“I think it’s nice,” Shirou says, with an unusually sullen look on his face. Rin seems to have gone too far this time; her barbs have hit a vulnerable place. “I think it’s nice to know that there’s someone who will save you no matter what.”

Rin and Saber share a tense look. They know who Archer was. They know what Shirou is capable of becoming. They think they can prevent it, especially given their combined efforts, but they’ve never been entirely sure.

“Well,” Rin says, eating her breakfast, “I suppose I can agree with you that it’s nice.”

Saber takes advantage of the break in the conversation to ask, “What’s a Buddhist?”
The question sparks chaos. Rin and Shirou talk over each other to explain the term to her, their food woefully forgotten. Rin is using terms in some language Saber has never heard, like anatta and nirvana, and Shirou is going on about compassion and something called a bodhisattva. The Grail didn’t see fit to imbue her with more than the awareness that Buddhism is some kind of major world religion, and Shirou and Rin aren’t helping the situation at the moment. Saber calls a halt to the chaos and asks Rin to give her a recommendation from the library.

The library is a new addition to the house. When she moved in with them, Rin brought with her a number of jewels, an assortment of beautiful old furniture, a few outfits, a complete lack of kitchenware, and a truly incredible amount of books. So many, in fact, that the three of them had decided to turn one of the house’s spare rooms into a library.

The books in the library (Rin’s books mostly, with a few of Shirou’s tattered young adult novels thrown in as well) spanned a truly stunning number of genres, from fiction to nonfiction to dusty unclassifiable tomes bound in leather.

“I read a lot when I was a kid,” Rin had said on the day she’d moved in, surveying the shelves with her hands on her hips. “Especially after Father died and Mother was in the hospital. There wasn’t much else to do.”

Saber understands. Rin had been a lonely child, and books eased that somewhat. If Saber had been born in a different time she probably would have done the same.
Now, though, Saber has a chance to make up for some of that. Rin delights in giving her recommendations from the library, and Saber finds a quiet pleasure in hearing Rin’s opinions on the various texts.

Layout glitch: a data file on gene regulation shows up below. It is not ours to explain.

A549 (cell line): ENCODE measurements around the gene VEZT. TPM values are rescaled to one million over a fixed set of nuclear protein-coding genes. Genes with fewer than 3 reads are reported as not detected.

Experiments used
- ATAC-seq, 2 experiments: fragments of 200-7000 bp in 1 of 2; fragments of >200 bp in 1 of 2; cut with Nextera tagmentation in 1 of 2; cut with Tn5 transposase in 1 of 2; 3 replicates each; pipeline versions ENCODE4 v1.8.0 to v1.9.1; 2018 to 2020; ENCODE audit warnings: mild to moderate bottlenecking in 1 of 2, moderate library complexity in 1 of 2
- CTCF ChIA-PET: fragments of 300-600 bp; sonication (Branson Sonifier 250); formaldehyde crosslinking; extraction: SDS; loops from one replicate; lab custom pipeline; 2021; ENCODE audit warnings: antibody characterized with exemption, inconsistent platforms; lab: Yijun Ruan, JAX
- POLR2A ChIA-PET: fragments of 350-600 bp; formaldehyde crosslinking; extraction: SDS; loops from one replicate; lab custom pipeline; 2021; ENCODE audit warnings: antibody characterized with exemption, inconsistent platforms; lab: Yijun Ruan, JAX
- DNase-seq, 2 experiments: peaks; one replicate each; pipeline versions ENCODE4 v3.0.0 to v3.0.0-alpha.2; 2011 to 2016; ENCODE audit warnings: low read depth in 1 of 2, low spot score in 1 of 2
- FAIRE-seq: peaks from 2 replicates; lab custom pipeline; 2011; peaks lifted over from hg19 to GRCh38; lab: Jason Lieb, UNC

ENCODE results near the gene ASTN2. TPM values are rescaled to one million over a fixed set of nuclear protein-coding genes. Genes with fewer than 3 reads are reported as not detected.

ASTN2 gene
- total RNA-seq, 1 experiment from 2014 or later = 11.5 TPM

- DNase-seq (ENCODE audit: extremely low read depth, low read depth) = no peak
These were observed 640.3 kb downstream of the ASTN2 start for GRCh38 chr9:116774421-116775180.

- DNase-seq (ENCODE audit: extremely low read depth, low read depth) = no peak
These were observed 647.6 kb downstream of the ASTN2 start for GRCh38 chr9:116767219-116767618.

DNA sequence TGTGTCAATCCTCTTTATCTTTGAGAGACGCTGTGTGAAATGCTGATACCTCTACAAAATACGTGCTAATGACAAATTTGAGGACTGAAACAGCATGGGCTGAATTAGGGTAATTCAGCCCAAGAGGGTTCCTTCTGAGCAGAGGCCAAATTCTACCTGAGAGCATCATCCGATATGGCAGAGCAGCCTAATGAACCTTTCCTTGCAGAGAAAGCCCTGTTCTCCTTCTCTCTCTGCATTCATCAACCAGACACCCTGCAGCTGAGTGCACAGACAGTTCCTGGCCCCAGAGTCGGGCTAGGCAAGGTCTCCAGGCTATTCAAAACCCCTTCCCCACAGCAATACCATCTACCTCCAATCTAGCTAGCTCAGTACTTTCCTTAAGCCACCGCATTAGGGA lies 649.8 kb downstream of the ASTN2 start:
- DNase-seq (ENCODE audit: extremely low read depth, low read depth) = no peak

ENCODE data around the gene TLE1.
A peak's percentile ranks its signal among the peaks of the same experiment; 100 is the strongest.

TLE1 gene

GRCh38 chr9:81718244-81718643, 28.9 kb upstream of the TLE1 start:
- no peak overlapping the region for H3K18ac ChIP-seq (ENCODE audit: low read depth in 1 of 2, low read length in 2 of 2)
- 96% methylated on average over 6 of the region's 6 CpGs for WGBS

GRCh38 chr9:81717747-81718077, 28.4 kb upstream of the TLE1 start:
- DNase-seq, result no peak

“This one should be good to start,” Rin hands her a dusty tome. “It’s somewhat outdated, but it should give you a good overview.” She sticks a bookmark in between a few pages, to mark off the correct section. “And don’t listen to what Shirou says,” she adds conspiratorially. “I still say that Pure Land is cheating.”
After this, it’s time for them all to depart for the day. Shirou heads to his job, Rin to the Tohsaka mansion, where she retains the office she uses for magecraft matters. Soon the three of them will move to London as Rin makes her official entrance into Clocktower Society, but that is still several months away.

Rin and Shirou share a deep kiss. Saber watches them and feels contentment bloom in her chest. It is a very rare thing indeed to have found the kind of love that the three of them share. She’d wondered at first how it would all work, this thing between the three of them. Whether there would be crushed feelings or confusion. She’s been stunned how easily it has come to them, like a dance in which you were born knowing all the steps.

Saber receives her own kisses and then heads to her job. After no more than ten minutes of walking until the sign comes into view. LAWSON.

After the Grail War, Saber had insisted on finding a way to contribute something to the household. Her honor as a knight forbade her from being a freeloader. She already requires a steady flow of mana from both Rin and Shirou to maintain her current form, and she refuses to place further burdens upon them.

It hadn’t been easy to find work in 21s t century Japan as a foreigner without any educational credentials. Saber’s skills – slaying monsters, battling Saxons – weren’t exactly in demand. Fortunately, one of Taiga’s father’s friends had a connection with the owner of the convenience store. The owner had been skeptical, but Saber’s candor and determination had left an impression on him. Nor had she given him reason to be any less than delighted with her as an employee: after every one of Saber’s shifts, the shelves were stocked perfectly, the inventory meticulously recorded, the register accounted for down to the last yen.